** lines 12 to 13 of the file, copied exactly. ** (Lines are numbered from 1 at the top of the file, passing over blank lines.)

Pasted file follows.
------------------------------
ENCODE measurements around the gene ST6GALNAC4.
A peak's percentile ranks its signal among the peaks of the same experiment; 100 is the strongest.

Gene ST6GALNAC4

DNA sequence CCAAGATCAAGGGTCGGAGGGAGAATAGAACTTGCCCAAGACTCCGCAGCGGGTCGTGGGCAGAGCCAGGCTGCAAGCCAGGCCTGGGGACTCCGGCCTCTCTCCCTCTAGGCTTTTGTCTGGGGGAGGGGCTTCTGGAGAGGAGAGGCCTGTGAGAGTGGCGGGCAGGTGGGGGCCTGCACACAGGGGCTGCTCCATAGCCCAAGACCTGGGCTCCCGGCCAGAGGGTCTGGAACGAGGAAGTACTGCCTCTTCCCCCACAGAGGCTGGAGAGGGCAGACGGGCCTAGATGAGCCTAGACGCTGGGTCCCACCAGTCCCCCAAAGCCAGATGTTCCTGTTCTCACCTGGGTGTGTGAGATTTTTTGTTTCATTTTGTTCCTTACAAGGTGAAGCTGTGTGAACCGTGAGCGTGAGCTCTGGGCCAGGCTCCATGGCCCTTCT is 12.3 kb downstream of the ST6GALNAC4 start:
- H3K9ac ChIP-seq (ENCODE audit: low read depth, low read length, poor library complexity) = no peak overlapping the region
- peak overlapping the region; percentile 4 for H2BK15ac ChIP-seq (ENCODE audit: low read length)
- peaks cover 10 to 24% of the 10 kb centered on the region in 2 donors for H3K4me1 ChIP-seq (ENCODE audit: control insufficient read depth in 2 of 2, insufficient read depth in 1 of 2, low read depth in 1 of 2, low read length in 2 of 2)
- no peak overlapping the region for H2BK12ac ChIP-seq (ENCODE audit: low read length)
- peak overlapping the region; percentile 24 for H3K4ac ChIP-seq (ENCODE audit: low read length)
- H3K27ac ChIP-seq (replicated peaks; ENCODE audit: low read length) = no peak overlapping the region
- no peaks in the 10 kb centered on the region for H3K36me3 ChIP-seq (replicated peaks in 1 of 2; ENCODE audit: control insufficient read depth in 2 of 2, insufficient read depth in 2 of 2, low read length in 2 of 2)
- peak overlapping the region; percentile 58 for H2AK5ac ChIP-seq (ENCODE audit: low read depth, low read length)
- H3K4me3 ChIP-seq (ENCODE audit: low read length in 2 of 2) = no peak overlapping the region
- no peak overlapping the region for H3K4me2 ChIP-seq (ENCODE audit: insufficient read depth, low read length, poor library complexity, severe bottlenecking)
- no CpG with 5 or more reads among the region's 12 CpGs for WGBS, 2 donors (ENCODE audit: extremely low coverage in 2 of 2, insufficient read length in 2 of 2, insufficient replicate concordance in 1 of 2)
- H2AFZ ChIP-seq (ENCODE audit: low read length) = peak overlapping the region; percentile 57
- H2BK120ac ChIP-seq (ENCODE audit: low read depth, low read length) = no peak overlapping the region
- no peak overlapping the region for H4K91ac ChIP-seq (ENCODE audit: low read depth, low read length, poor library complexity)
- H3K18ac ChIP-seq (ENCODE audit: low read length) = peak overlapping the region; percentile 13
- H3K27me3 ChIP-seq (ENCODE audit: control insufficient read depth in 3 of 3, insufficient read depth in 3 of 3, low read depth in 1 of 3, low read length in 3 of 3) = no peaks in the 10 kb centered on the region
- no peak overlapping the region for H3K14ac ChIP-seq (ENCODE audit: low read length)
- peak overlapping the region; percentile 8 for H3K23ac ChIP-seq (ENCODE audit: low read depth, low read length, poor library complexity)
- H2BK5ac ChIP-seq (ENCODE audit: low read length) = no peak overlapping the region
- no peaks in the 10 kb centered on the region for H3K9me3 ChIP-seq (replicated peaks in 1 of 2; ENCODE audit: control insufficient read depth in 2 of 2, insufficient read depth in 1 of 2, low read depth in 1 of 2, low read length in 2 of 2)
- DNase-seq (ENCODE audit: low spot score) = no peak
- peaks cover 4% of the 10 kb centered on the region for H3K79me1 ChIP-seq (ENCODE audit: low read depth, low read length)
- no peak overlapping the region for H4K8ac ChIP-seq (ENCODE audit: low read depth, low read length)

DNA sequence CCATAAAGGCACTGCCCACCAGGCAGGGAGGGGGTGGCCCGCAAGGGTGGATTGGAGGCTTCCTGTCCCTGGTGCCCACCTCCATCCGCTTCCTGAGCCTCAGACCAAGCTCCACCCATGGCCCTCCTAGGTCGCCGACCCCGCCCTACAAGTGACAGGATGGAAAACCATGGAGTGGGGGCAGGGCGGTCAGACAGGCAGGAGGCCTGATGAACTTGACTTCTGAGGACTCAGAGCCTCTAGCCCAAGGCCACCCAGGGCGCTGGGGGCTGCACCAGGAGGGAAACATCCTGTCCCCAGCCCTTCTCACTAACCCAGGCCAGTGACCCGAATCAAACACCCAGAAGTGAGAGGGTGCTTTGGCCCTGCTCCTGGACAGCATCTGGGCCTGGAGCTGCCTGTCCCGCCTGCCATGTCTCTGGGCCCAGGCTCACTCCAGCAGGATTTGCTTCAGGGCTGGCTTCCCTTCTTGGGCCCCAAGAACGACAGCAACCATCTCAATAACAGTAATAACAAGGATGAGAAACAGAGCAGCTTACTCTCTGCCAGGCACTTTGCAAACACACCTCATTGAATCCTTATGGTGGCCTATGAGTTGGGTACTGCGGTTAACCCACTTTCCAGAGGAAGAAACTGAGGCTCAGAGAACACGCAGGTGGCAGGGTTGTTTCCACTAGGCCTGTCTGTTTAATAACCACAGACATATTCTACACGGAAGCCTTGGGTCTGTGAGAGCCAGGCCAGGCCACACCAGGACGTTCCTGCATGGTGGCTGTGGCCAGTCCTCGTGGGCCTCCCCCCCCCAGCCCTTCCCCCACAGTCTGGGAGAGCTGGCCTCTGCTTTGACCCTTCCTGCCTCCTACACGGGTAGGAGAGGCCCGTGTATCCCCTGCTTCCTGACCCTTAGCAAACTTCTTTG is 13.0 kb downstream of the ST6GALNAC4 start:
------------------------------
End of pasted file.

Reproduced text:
- peak overlapping the region; percentile 58 for H2AK5ac ChIP-seq (ENCODE audit: low read depth, low read length)
- H3K4me3 ChIP-seq (ENCODE audit: low read length in 2 of 2) = no peak overlapping the region